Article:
Burt [6] stated microbial analysis of minimum inhibitory concentration (MIC) of plant extracts from spices and herbs, as well as of pure active substances revealed levels that considerably exceeded the dietary doses when used as phytogenic feed additive. Aksit et al. [7] reported antimicrobial action of phytogenic feed additive may be in improving the microbial hygiene of carcass.
Batal and Parsons [8] indicated that micronutrients also influenced the morphology of intestines. They observed an increased height of villi of jejunum in broilers at 28th day of age when fed with 5 g BioMos/ kg from 7 to 28 day. Jamroz et al. [9] have conducted a study that phytogenic formulations contained pungent principles (e.g. capsaicin) significantly increased intestinal mucus production.
An experiment was conducted for evaluating the efficiency or effect of the phytogenic growth promoter. The phytogenic growth promoter was active throughout the gastrointestinal tract and as a consequence, it will exert broad spectrum antimicrobial action, will enhance nutrient utilization by improving gastrointestinal histo-morphology and will augment the host immunity. In the experiment, two proven and approved phytogenic growth promoters, Digestarom 1317 (dosage 150 ppm) and Digestarom 1440 (dosage 800 ppm) AC were fed to the broiler chickens against an antibiotic growth promoter, Bacitracin Methylene Disalicylate (BMD) [10].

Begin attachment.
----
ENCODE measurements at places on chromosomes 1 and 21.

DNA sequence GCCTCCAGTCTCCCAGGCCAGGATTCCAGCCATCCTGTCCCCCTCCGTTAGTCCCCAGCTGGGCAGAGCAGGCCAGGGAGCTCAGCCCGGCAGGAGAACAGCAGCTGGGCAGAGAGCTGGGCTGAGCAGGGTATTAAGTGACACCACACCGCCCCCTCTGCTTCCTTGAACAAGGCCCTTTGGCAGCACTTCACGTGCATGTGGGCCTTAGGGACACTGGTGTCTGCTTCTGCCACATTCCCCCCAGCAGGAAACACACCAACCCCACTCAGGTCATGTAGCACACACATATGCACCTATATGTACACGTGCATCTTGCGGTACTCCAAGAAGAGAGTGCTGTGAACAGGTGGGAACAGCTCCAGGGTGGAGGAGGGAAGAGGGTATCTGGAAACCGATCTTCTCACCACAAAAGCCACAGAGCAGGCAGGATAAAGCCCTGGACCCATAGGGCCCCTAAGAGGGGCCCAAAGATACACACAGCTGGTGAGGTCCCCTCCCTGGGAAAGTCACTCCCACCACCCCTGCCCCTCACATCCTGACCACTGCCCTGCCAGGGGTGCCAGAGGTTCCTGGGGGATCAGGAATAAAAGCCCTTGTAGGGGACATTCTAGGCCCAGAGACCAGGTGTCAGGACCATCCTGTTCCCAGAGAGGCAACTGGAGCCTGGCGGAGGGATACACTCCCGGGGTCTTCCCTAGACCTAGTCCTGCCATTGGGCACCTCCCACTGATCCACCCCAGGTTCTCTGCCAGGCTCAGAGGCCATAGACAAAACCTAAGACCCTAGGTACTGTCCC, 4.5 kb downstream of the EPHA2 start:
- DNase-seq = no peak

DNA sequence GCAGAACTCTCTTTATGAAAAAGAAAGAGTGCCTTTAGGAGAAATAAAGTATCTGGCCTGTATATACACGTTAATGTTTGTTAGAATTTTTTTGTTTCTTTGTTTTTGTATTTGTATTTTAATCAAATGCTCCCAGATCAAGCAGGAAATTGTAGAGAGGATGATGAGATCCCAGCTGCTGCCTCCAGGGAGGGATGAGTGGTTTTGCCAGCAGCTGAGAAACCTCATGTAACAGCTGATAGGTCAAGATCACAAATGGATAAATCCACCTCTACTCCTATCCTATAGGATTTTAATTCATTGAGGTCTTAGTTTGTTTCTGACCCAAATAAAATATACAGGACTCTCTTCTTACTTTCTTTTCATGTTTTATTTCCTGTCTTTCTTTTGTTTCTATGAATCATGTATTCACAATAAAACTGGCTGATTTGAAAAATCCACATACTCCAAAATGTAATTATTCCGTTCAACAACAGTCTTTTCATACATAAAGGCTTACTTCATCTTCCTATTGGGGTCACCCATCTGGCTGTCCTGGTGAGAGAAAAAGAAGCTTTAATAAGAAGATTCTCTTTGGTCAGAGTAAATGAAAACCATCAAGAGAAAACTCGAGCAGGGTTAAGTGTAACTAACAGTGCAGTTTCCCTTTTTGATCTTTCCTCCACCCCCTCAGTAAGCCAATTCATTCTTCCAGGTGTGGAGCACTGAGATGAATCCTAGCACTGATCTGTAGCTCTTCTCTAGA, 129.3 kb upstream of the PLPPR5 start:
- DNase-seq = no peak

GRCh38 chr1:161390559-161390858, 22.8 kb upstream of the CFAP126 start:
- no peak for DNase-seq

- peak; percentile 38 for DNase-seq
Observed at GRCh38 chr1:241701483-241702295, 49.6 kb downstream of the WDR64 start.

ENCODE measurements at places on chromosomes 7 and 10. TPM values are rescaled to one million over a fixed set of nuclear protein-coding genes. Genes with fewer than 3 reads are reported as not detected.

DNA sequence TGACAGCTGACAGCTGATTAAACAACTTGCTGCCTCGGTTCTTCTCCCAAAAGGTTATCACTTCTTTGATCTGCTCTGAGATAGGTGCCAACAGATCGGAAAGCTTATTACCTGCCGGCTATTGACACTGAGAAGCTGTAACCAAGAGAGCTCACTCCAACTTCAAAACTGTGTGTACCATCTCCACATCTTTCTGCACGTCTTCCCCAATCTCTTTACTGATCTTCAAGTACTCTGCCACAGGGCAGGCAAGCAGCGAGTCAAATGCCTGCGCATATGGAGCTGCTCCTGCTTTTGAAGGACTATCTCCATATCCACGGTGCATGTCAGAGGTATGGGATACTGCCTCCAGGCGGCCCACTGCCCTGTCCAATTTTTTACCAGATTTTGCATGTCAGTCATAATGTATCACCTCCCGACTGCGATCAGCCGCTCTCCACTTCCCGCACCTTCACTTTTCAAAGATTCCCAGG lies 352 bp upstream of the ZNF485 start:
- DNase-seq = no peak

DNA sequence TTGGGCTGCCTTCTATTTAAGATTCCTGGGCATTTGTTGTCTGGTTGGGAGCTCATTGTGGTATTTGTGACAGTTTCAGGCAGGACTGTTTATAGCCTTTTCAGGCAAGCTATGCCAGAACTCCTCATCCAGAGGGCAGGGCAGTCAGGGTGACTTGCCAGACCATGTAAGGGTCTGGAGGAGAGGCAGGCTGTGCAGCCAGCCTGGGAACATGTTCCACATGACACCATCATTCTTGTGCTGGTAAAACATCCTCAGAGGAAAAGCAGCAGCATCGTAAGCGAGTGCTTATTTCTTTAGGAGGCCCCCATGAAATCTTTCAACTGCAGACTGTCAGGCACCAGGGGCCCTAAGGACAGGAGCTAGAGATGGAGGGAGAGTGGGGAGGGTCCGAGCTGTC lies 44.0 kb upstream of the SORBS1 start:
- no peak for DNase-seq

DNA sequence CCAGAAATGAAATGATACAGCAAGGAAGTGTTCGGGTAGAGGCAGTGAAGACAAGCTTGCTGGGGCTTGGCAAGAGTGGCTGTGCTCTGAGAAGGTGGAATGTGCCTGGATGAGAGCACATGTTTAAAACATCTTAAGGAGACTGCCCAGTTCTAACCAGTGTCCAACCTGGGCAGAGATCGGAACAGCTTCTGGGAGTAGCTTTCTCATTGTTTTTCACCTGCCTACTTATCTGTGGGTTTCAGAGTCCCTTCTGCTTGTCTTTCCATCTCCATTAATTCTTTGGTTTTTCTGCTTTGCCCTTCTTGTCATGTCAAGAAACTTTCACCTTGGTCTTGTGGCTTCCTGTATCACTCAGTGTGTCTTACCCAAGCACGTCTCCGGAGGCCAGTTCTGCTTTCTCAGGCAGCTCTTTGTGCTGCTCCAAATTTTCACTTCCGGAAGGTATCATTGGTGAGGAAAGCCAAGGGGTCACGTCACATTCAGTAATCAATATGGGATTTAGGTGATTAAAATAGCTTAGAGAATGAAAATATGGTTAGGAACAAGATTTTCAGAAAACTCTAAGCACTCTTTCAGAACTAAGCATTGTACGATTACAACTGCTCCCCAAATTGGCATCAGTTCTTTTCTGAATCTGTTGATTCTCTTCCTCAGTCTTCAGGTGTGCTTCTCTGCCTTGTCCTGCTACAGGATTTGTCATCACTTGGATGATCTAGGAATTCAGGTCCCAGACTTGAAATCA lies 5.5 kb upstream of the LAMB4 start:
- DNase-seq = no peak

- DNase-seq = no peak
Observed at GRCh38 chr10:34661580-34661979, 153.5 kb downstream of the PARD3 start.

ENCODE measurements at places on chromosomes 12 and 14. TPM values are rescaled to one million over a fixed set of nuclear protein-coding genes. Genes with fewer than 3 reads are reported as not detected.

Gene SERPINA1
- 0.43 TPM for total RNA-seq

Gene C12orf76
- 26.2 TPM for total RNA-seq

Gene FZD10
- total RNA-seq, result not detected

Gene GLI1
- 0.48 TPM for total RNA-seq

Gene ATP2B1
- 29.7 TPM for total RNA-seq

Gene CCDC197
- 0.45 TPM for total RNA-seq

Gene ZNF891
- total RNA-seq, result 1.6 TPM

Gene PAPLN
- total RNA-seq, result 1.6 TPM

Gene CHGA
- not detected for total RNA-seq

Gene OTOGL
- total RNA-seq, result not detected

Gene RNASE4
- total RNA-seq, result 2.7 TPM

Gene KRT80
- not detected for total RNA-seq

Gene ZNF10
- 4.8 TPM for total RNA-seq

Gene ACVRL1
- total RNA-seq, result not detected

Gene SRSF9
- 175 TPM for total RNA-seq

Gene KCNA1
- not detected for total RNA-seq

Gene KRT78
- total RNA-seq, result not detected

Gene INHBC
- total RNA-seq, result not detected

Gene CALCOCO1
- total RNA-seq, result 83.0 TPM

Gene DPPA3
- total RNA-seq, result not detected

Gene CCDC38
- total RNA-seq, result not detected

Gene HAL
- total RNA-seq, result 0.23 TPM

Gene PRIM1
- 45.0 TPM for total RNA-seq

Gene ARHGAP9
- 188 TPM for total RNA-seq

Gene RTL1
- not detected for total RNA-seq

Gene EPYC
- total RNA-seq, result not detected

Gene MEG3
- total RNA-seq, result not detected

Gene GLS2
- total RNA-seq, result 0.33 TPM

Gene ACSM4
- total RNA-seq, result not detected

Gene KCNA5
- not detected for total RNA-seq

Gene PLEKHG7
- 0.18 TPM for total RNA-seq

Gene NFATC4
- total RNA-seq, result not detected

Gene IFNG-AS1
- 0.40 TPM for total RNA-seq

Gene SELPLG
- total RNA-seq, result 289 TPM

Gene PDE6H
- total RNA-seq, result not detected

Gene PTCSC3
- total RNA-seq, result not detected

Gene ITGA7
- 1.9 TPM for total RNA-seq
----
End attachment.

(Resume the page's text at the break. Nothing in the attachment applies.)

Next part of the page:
Digestarom AC is a combination of phytogenic components with glycerides of short chain fatty acids. Basically, Digestarom AC is a complex of plant extracts and plant essential oils along with monoglycerides, lactic acids and multiglyceride complexes. Being a complex of plant extracts and essential oils, Digestarom AC is hypothesized to stimulate feed intake, intestinal secretion of enzymes and enhance digestibility of nutrients. Additionally, Digestarom AC is anticipated to act as a broad spectrum antimicrobial substances throughout the gastrointestinal tract and promote development of the villus structure of the gut [10].
The phytogenic growth promoter enhance productive performance of the broiler in terms of body weight gain with minimum alteration of gut morphology and the possibility of bacterial invasion is much less. Phytogenic growth promoter can be used as a potent replacer of antibiotic growth promoter if used at optimum level.